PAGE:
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Published on November 25, 2013
Interview given by M. Laurent Fabius, Minister of Foreign Affairs, to Europe 1

Paris, November 25, 2013

Q. – The President and you yourself have continually warned that there would be no agreement without Iran’s commitment to give up nuclear weapons. Has it really committed itself to this?

THE MINISTER – Yes, this was explicitly provided for in the preamble to the agreement. There are two fundamental terms for understanding what’s going on and what France’s constant position is: “progress” and “vigilance”. When you look at the agreement which has been signed – which is a first agreement –, it’s these two terms which are important. “Progress” because it is indeed significant progress; and “vigilance” because we aren’t at the end of the process, it’s only a first stage. The progress of this process will have to be monitored all the time.

Q. – This morning, do you doubt Iran? Should we believe in Iran?

THE MINISTER – Iran is committing itself to giving up the prospect of nuclear weapons, that’s crystal clear. As we’ve always said, it can make progress on civilian nuclear energy, but not nuclear weapons. And also, in the same way – and the French were extremely vigilant on this point –, as far as the 20% enriched uranium stockpile is concerned, it’s going to be neutralized.

As regards the Arak reactor, which is dangerous because it poses a proliferation risk, because it produces plutonium which can be used for military purposes, it is stated expressly that there will be a halt [to its activities]; so it’s at a standstill. That’s the first stage: we’ve got around six months to implement and verify this. There will be a second stage which must be the definitive agreement.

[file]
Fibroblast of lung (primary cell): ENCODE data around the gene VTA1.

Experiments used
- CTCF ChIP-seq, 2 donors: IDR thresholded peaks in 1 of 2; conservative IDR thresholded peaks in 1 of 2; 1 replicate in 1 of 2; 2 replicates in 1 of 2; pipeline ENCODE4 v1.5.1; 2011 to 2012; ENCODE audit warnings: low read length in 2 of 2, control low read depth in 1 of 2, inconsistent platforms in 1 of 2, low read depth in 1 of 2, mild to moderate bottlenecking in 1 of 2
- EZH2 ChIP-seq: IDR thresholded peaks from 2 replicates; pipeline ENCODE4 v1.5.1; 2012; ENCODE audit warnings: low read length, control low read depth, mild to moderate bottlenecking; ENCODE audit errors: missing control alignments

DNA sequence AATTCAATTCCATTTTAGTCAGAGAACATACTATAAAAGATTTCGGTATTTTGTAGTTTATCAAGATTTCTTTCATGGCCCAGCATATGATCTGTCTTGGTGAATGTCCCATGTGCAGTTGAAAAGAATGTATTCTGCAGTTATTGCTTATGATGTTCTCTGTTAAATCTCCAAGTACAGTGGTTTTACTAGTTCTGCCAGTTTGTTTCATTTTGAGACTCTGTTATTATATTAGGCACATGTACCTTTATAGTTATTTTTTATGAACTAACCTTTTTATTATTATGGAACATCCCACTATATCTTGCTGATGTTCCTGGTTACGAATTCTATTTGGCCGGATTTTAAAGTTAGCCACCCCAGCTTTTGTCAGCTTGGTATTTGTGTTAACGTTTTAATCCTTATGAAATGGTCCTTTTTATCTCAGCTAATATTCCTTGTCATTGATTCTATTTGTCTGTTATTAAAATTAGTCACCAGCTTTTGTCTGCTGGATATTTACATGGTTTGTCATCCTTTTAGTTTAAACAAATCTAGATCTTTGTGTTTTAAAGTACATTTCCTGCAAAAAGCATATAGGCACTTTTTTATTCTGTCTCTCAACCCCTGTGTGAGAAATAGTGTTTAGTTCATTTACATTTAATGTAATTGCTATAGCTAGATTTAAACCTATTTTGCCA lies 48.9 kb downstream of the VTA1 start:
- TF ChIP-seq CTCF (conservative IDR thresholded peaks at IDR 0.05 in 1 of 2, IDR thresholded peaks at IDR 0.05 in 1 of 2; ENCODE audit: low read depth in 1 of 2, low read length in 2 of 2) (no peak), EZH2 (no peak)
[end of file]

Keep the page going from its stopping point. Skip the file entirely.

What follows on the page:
France’s approach the whole time – as the President said, and I’ve continued to take this exact line – has been to make progress, because we’d like an improvement in security for the region and for the world, and to be vigilant.

Q. – You were saying right here recently: in a year, perhaps less, Iran will have a bomb. Is the threat receding this morning?

THE MINISTER – No, I didn’t say that…

Q. – It may get a bomb.

THE MINISTER – I said it could get a bomb and that there were unfortunately only two possible ways forward in relation to this: the right way forward, that of negotiation, which is what we’re doing; or we would arrive at solutions which would have disastrous consequences.

Q. – This morning, then, we’ve got to wait to find out if Tehran keeps its promise?

THE MINISTER – In the same way, when I talk about vigilance, it’s two-way, i.e. Tehran will be equally vigilant about us applying our commitments. We’ve committed, for example, to ease a number of sanctions; this is reversible. The same phrase, an important one, is used twice in a row, consisting in saying: nothing is agreed until everything is agreed.

Q. – But does this mean that for suspending the sanctions, a decision from Europe is necessary…

THE MINISTER – Of course.

Q. – A unanimous decision – when are you going to take it?

THE MINISTER – It’s planned. In a few weeks, we’ve got a meeting of the Foreign Affairs’ Council and, at Mrs Ashton’s proposal – with our support of course – we’re proposing a suspension. But this suspension of sanctions is limited, targeted and reversible; it’s the same on the American side.

Q. – President Rouhani said immediately after the agreement: “Our right to enrichment has been recognized; Iran will continue its uranium enrichment as in the past.” He’s misread the agreement!